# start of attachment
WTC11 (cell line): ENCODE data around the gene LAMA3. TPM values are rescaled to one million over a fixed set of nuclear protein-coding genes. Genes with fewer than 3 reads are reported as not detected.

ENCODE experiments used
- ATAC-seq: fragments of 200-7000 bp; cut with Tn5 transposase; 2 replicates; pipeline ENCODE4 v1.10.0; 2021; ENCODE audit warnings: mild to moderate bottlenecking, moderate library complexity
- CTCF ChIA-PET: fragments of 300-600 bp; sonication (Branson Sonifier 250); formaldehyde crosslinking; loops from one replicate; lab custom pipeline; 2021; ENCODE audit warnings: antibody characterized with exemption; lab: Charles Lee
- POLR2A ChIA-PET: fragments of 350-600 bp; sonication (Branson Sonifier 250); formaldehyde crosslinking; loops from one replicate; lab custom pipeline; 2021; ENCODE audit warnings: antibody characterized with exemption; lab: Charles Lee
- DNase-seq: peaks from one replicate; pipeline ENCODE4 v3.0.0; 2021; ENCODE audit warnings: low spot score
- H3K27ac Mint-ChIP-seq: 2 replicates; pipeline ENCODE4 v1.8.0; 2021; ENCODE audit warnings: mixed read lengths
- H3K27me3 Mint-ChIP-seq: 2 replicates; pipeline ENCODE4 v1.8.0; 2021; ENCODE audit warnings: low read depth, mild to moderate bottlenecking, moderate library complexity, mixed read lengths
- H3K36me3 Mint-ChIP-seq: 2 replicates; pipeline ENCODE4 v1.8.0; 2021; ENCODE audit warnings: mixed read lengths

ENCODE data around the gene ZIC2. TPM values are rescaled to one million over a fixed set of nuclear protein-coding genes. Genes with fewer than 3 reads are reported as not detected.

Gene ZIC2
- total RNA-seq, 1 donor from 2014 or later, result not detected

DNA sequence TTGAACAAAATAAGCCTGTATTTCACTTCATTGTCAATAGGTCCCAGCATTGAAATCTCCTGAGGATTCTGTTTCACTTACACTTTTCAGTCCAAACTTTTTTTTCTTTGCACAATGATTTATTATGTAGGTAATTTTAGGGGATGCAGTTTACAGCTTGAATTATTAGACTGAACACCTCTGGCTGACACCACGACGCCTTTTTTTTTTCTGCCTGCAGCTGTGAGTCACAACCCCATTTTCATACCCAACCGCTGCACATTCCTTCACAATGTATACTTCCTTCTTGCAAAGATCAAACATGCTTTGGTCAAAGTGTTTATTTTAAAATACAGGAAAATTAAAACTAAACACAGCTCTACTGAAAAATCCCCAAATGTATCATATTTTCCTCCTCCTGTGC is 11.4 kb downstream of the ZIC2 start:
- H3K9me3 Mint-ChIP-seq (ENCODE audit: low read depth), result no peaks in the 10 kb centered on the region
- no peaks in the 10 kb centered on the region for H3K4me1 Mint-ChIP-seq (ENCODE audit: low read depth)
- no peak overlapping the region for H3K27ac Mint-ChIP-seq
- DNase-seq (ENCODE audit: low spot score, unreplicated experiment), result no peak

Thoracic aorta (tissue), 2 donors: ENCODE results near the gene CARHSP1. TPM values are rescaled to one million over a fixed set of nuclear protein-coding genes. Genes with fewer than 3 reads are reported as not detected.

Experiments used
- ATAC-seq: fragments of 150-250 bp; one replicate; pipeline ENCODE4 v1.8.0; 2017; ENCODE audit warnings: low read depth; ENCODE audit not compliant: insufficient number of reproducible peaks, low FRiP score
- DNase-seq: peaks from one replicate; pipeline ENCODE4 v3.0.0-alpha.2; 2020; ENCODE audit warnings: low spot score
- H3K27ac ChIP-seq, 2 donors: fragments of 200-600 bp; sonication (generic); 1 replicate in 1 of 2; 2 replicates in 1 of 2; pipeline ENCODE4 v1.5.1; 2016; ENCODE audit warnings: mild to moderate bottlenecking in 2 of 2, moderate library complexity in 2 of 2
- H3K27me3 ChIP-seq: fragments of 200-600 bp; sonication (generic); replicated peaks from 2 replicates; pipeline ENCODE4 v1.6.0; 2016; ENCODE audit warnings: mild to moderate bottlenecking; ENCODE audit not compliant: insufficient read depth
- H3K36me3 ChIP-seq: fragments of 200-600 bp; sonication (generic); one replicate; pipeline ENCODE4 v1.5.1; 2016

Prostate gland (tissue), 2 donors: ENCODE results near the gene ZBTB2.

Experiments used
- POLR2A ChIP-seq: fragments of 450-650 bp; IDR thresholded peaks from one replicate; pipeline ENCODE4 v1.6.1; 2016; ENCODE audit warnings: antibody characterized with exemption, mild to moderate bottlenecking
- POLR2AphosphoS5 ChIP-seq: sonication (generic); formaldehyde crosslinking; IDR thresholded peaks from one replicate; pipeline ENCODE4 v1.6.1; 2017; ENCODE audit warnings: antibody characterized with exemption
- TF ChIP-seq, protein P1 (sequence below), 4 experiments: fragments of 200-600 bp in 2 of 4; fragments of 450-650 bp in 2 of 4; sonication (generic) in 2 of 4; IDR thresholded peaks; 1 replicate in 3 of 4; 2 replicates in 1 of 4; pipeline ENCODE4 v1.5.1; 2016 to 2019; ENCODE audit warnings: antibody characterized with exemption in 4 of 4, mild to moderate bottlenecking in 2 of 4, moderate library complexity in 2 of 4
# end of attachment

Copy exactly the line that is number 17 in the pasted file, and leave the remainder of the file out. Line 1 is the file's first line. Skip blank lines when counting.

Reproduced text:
- DNase-seq (ENCODE audit: low spot score, unreplicated experiment), result no peak